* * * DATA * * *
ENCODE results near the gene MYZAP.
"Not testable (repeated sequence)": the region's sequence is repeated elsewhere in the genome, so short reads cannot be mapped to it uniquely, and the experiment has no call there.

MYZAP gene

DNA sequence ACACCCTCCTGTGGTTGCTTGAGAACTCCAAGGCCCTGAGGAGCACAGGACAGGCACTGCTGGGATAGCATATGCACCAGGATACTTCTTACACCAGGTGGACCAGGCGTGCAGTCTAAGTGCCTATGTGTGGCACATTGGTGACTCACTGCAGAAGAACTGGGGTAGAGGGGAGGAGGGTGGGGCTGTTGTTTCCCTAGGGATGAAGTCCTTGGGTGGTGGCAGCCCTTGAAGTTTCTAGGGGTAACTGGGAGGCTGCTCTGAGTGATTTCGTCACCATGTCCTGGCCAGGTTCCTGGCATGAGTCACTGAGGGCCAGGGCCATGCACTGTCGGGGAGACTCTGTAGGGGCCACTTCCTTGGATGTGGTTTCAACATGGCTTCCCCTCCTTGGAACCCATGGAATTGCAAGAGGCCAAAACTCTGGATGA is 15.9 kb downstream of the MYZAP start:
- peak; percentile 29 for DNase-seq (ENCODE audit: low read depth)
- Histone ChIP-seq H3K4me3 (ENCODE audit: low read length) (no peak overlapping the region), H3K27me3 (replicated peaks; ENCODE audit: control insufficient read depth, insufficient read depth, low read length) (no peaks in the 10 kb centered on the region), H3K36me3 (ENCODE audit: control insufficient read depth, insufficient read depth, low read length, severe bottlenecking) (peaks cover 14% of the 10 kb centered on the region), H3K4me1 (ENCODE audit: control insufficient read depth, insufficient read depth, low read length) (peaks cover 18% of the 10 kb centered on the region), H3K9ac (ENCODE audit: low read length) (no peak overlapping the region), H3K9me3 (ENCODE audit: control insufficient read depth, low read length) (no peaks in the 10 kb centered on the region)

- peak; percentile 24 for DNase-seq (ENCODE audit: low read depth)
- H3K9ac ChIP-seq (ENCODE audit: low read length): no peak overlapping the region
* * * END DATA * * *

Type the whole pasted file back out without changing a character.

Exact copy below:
ENCODE results near the gene MYZAP.
"Not testable (repeated sequence)": the region's sequence is repeated elsewhere in the genome, so short reads cannot be mapped to it uniquely, and the experiment has no call there.

MYZAP gene

DNA sequence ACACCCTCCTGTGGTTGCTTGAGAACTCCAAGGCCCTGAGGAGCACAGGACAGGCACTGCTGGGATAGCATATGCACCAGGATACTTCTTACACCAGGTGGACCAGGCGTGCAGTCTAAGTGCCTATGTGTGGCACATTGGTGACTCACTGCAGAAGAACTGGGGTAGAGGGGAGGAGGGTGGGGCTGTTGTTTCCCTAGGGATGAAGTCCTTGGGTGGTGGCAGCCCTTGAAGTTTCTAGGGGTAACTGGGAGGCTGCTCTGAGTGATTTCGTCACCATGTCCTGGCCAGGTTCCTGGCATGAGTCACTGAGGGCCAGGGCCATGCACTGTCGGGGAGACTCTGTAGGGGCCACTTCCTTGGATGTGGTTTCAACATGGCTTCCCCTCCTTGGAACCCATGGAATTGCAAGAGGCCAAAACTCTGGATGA is 15.9 kb downstream of the MYZAP start:
- peak; percentile 29 for DNase-seq (ENCODE audit: low read depth)
- Histone ChIP-seq H3K4me3 (ENCODE audit: low read length) (no peak overlapping the region), H3K27me3 (replicated peaks; ENCODE audit: control insufficient read depth, insufficient read depth, low read length) (no peaks in the 10 kb centered on the region), H3K36me3 (ENCODE audit: control insufficient read depth, insufficient read depth, low read length, severe bottlenecking) (peaks cover 14% of the 10 kb centered on the region), H3K4me1 (ENCODE audit: control insufficient read depth, insufficient read depth, low read length) (peaks cover 18% of the 10 kb centered on the region), H3K9ac (ENCODE audit: low read length) (no peak overlapping the region), H3K9me3 (ENCODE audit: control insufficient read depth, low read length) (no peaks in the 10 kb centered on the region)

- peak; percentile 24 for DNase-seq (ENCODE audit: low read depth)
- H3K9ac ChIP-seq (ENCODE audit: low read length): no peak overlapping the region